- Chemistry: BiCu6(AsO4)3(OH)6
- 3H2O, Hydrated Bismuth Copper Arsenate Hydroxide
- Class: Phosphate
- Subclass: Arsenates
- Group: Mixite
- Uses: Only as mineral specimens
Mixite is one of just a handfull of bismuth minerals and one of even
fewer bismuth arsenates. Other bismuth arsenates include walpurgite
to name a couple. Mixite is probably the best known of these, but is still
a rare mineral by most considerations. It forms in the oxidation zone of
metal ores that probably contained primary bismuth sulfides such as emplectite.
As a mineral collection specimen, mixite is truly a wonderful addition.
It forms nice radial clusters called spherules, made up of fine acicular
crystals. The color is typically a brilliant green of one shade or another
coupled with an attractive silky luster.
Mixite lends its name to a small group of rather obscure
minerals called the
Mixite Group. The
Mixite Group is a group of hexagonal, hydrated copper arsenate and phosphate hydroxides with a general
formula of ACu6(XO4)3(OH)6
- 3H2O The A
in the formula can be either bismuth, aluminum, calcium, cerium, lanthanum,
yttrium, neodymium or thorium. The X
can be either arsenic or phosphorous.
These are the members of the Mixite Group:
(Hydrated Lanthanum Yttrium Calcium Cerium Neodymium Copper Arsenate
(Hydrated Aluminum Yttrium Copper Arsenate Hydroxide)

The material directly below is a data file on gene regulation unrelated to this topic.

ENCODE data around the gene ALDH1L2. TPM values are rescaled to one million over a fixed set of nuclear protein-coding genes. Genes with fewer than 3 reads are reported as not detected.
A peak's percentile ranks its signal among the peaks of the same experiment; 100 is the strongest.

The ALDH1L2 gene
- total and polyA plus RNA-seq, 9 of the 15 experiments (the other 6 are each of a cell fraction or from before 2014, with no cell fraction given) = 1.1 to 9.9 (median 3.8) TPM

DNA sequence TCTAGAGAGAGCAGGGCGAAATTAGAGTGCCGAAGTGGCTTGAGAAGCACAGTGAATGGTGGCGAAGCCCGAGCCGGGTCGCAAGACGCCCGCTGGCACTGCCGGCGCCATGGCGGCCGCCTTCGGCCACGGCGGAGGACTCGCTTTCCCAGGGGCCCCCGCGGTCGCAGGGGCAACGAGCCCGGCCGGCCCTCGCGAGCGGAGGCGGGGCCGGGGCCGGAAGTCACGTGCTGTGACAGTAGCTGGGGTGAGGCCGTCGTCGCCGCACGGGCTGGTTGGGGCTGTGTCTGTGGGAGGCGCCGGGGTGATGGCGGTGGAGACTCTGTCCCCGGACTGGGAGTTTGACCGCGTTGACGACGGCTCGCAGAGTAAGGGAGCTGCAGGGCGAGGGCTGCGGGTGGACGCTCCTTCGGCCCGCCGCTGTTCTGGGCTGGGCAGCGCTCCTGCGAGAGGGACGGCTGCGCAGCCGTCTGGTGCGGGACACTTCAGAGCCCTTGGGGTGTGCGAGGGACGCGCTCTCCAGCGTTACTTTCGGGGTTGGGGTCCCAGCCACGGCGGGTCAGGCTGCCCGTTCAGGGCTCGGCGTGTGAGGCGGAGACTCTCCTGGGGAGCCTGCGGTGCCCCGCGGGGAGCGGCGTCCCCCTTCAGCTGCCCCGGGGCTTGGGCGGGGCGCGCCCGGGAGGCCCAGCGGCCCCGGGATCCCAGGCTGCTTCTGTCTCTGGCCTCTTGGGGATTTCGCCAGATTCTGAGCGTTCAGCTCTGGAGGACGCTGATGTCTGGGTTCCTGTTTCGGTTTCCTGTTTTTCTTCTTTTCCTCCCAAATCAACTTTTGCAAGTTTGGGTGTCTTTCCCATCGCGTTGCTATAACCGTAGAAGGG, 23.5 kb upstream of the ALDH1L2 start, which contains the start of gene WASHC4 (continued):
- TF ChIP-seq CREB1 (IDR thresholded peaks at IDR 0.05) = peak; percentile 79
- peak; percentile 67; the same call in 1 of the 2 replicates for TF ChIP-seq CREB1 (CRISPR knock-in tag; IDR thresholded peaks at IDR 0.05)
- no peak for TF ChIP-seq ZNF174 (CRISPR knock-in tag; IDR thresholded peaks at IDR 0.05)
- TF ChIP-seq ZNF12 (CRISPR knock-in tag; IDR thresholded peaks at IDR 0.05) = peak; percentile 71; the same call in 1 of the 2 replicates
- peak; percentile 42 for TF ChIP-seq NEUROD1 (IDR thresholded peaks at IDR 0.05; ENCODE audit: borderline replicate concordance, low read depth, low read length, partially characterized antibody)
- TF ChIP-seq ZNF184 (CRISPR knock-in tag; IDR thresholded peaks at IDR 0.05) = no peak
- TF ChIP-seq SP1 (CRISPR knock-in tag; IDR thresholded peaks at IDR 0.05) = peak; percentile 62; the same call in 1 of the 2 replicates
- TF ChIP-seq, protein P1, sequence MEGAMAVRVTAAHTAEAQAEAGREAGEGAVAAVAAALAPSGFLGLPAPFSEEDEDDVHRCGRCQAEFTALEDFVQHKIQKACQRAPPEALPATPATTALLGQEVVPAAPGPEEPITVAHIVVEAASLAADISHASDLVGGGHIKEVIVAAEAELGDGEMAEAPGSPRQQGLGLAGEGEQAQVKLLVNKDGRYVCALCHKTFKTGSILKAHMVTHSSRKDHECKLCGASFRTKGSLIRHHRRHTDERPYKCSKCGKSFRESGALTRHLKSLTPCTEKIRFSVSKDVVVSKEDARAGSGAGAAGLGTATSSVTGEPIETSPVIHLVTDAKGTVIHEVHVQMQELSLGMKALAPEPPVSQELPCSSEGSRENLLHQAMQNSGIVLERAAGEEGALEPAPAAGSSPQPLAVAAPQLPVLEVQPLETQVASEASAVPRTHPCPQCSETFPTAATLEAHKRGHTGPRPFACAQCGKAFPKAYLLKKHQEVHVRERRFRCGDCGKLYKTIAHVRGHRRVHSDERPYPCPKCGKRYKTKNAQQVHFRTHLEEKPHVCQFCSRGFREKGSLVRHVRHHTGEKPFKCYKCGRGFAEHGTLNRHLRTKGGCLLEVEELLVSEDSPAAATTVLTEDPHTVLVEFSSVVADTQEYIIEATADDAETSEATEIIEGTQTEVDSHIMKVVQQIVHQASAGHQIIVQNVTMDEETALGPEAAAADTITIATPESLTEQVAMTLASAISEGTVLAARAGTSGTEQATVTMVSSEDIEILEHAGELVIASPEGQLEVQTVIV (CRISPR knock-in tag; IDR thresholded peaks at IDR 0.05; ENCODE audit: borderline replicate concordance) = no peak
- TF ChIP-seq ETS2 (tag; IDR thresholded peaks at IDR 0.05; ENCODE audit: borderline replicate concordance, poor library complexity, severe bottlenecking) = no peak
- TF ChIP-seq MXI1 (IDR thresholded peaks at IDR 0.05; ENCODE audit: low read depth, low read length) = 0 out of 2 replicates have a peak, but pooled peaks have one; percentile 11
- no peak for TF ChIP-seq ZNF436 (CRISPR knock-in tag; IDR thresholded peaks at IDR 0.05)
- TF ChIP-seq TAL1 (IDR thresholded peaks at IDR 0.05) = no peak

- Mixite (Hydrated Bismuth Copper Arsenate Hydroxide)
(Hydrated Yttrium Calcium Copper Phosphate Hydroxide)
Agardite actually represents at least a couple of minerals and is sometimes
considered a mineral group itself.
Agardite and mixite are difficult to differentiate.
But if the specimen is associated with other bismuth minerals, than this can prove diagnostic in mixite's favor.
- Color is green, emerald-green, blue-green, yellow-green or off-white.
- Luster is vitreous or silky to dull.
- Transparency: Crystals are transparent to translucent.
- Crystal System is hexagonal.
- Crystal Habits include radiating clusters, tufts or spherules
of acicular or fibrous crystals, also massive, capillary and earthy.
- Cleavage not noticeable.
- Fracture is fibrous.
- Hardness is 3 - 4.
- Specific Gravity is approximately 3.8 - 4.0 (above average for
- Streak is light green.
- Associated Minerals are pharmacosiderite,
- Notable Occurrences include Germany; El Carmen Mine, Durango,
Mexico; France; Jachymov of the former Czechoslovakia; Inyo County, California and Gila and Pinal Counties in
- Best Field Indicators are color, crystal habit, density and
associations with bismuth ores.